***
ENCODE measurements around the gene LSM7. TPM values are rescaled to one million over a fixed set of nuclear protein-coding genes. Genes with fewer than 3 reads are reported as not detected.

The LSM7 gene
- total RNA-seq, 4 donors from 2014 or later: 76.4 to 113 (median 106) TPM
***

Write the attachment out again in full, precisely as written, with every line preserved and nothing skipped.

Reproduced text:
ENCODE measurements around the gene LSM7. TPM values are rescaled to one million over a fixed set of nuclear protein-coding genes. Genes with fewer than 3 reads are reported as not detected.

The LSM7 gene
- total RNA-seq, 4 donors from 2014 or later: 76.4 to 113 (median 106) TPM